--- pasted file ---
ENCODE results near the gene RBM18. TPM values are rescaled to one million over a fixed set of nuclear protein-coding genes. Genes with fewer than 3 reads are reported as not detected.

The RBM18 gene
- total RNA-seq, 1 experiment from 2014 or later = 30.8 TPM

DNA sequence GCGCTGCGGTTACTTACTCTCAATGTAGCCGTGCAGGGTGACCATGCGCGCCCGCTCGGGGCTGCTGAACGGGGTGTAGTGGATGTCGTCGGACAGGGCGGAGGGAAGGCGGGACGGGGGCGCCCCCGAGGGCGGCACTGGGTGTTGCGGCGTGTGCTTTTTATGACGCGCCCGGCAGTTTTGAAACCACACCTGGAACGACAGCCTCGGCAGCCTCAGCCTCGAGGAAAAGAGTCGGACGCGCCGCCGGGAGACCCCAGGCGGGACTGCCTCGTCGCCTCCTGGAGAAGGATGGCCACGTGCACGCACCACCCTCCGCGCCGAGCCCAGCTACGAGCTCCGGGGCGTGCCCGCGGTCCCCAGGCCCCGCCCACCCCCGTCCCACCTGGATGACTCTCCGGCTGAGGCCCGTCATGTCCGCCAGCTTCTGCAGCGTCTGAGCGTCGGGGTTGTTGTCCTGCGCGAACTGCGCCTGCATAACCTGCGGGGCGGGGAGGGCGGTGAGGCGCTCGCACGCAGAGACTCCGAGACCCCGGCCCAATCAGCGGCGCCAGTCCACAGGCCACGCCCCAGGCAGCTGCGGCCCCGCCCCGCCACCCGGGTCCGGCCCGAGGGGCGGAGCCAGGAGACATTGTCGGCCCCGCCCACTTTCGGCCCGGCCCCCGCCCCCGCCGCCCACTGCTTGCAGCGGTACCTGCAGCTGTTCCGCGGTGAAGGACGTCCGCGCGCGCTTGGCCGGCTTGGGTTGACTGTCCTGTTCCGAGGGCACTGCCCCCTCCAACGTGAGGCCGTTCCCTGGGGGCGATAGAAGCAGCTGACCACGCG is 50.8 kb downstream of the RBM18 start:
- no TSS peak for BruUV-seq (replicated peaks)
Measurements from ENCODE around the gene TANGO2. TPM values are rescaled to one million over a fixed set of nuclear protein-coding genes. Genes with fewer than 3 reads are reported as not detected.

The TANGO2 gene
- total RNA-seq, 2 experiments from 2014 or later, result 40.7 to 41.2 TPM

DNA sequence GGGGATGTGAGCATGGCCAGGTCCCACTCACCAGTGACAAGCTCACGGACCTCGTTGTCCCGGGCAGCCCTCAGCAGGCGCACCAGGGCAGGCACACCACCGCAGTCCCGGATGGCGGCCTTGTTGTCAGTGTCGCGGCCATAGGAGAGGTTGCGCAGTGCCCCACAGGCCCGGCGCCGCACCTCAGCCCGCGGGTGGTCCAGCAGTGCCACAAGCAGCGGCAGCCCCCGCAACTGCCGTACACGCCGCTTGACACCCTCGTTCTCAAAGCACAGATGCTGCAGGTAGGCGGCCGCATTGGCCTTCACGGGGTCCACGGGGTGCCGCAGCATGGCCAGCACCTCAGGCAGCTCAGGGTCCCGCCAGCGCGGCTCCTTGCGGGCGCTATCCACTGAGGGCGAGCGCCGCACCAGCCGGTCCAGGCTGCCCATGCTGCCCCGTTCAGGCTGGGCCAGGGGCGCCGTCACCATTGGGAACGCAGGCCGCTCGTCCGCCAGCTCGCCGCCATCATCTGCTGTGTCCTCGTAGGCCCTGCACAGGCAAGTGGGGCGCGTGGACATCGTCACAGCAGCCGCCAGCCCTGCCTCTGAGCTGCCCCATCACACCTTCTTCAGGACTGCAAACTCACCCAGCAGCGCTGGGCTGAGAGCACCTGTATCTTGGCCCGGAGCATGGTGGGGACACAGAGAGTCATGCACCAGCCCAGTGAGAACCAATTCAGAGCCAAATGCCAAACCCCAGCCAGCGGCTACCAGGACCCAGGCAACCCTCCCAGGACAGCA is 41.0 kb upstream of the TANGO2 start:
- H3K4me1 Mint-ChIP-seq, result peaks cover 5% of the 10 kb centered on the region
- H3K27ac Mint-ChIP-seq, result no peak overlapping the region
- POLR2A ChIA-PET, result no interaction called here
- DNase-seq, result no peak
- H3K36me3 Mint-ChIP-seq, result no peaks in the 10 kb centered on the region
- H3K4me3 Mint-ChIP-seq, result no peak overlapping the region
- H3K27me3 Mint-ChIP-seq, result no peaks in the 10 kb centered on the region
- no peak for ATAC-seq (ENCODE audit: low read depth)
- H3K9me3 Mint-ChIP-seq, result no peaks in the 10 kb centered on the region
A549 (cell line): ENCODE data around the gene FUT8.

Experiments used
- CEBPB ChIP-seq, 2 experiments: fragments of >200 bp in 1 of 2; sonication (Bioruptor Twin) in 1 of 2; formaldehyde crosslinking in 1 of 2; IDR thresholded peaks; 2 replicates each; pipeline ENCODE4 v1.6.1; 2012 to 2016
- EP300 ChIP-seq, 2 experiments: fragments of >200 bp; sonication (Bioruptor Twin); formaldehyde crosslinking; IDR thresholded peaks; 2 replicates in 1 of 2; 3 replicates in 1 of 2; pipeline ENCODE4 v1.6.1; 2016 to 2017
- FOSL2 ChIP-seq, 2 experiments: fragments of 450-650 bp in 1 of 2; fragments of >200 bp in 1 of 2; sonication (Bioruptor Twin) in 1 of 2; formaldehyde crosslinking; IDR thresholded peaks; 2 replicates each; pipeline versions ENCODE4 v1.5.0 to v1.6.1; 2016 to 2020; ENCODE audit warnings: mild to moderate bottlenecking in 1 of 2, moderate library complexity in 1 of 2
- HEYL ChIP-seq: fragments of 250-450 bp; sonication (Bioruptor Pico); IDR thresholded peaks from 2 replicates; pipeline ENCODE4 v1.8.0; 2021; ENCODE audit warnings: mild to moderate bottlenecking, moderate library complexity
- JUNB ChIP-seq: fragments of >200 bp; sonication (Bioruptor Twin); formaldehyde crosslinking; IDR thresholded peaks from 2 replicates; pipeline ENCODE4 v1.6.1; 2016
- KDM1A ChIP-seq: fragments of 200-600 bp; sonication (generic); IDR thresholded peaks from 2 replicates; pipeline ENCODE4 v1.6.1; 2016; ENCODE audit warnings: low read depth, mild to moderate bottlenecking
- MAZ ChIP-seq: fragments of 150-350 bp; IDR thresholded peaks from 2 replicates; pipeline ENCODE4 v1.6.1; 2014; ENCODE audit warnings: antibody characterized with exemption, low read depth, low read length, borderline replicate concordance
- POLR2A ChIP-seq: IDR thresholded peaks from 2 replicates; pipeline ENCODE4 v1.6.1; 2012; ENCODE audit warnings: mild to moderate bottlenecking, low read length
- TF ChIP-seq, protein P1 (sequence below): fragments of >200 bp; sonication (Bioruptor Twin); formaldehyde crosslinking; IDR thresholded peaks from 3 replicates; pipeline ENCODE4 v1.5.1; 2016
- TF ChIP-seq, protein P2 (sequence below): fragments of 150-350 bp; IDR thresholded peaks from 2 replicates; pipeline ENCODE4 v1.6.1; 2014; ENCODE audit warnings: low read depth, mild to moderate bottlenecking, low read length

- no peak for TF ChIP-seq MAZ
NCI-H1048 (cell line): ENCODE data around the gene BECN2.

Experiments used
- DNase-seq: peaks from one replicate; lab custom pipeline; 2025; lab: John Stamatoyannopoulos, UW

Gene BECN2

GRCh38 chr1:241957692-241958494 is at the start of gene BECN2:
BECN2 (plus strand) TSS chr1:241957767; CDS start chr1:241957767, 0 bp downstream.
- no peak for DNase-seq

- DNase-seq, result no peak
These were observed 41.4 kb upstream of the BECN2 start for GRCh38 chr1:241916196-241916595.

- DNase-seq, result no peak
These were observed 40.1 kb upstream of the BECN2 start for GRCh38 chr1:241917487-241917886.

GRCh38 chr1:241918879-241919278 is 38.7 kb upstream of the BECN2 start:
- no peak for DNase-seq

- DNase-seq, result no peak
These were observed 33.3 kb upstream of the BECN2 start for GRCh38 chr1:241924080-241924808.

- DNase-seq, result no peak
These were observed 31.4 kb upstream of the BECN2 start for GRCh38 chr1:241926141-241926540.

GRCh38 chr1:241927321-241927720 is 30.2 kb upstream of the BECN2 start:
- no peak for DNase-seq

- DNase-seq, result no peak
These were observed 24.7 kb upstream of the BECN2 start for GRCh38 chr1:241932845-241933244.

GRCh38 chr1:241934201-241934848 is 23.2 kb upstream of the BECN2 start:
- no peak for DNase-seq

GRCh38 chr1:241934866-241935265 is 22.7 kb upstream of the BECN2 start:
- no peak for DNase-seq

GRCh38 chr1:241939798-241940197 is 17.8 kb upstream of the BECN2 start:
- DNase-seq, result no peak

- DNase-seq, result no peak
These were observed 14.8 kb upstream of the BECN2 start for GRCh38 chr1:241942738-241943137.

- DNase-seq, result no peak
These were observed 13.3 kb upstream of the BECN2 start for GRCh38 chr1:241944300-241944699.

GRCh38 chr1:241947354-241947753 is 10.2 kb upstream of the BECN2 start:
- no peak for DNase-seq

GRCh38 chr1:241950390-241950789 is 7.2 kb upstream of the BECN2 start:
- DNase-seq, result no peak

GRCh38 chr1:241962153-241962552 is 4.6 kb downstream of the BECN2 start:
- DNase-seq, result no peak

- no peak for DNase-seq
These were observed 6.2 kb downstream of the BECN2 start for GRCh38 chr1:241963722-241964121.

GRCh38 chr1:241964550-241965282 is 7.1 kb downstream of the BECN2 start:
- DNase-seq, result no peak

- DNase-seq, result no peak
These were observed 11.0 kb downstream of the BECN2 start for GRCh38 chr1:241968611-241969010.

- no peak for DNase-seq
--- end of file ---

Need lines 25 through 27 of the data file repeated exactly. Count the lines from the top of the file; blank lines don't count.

- JUNB ChIP-seq: fragments of >200 bp; sonication (Bioruptor Twin); formaldehyde crosslinking; IDR thresholded peaks from 2 replicates; pipeline ENCODE4 v1.6.1; 2016
- KDM1A ChIP-seq: fragments of 200-600 bp; sonication (generic); IDR thresholded peaks from 2 replicates; pipeline ENCODE4 v1.6.1; 2016; ENCODE audit warnings: low read depth, mild to moderate bottlenecking
- MAZ ChIP-seq: fragments of 150-350 bp; IDR thresholded peaks from 2 replicates; pipeline ENCODE4 v1.6.1; 2014; ENCODE audit warnings: antibody characterized with exemption, low read depth, low read length, borderline replicate concordance